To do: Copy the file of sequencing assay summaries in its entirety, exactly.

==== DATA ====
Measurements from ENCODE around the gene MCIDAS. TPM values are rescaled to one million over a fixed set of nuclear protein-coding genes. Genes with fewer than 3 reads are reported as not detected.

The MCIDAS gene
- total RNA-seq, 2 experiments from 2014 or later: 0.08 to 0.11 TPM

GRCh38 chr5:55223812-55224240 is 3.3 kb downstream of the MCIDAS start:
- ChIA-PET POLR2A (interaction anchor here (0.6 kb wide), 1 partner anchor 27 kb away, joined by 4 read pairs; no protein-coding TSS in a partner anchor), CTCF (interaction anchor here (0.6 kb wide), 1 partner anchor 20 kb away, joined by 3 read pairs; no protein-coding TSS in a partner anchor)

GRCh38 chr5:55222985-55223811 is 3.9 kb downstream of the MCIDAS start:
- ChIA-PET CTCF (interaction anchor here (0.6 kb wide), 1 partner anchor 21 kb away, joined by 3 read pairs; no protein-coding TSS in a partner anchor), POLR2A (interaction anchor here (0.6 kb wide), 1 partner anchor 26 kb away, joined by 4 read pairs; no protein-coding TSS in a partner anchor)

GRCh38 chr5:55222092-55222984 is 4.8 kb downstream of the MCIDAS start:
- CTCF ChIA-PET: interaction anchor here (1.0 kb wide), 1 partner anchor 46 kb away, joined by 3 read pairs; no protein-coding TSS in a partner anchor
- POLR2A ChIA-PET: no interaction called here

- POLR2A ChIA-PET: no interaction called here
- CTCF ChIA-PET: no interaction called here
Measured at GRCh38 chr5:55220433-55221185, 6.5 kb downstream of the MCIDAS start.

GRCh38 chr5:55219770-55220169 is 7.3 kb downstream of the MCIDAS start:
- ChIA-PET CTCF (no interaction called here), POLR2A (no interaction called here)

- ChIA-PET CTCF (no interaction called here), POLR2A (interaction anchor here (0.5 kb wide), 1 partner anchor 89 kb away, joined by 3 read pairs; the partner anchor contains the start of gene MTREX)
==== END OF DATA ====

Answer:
Measurements from ENCODE around the gene MCIDAS. TPM values are rescaled to one million over a fixed set of nuclear protein-coding genes. Genes with fewer than 3 reads are reported as not detected.

The MCIDAS gene
- total RNA-seq, 2 experiments from 2014 or later: 0.08 to 0.11 TPM

GRCh38 chr5:55223812-55224240 is 3.3 kb downstream of the MCIDAS start:
- ChIA-PET POLR2A (interaction anchor here (0.6 kb wide), 1 partner anchor 27 kb away, joined by 4 read pairs; no protein-coding TSS in a partner anchor), CTCF (interaction anchor here (0.6 kb wide), 1 partner anchor 20 kb away, joined by 3 read pairs; no protein-coding TSS in a partner anchor)

GRCh38 chr5:55222985-55223811 is 3.9 kb downstream of the MCIDAS start:
- ChIA-PET CTCF (interaction anchor here (0.6 kb wide), 1 partner anchor 21 kb away, joined by 3 read pairs; no protein-coding TSS in a partner anchor), POLR2A (interaction anchor here (0.6 kb wide), 1 partner anchor 26 kb away, joined by 4 read pairs; no protein-coding TSS in a partner anchor)

GRCh38 chr5:55222092-55222984 is 4.8 kb downstream of the MCIDAS start:
- CTCF ChIA-PET: interaction anchor here (1.0 kb wide), 1 partner anchor 46 kb away, joined by 3 read pairs; no protein-coding TSS in a partner anchor
- POLR2A ChIA-PET: no interaction called here

- POLR2A ChIA-PET: no interaction called here
- CTCF ChIA-PET: no interaction called here
Measured at GRCh38 chr5:55220433-55221185, 6.5 kb downstream of the MCIDAS start.

GRCh38 chr5:55219770-55220169 is 7.3 kb downstream of the MCIDAS start:
- ChIA-PET CTCF (no interaction called here), POLR2A (no interaction called here)

- ChIA-PET CTCF (no interaction called here), POLR2A (interaction anchor here (0.5 kb wide), 1 partner anchor 89 kb away, joined by 3 read pairs; the partner anchor contains the start of gene MTREX)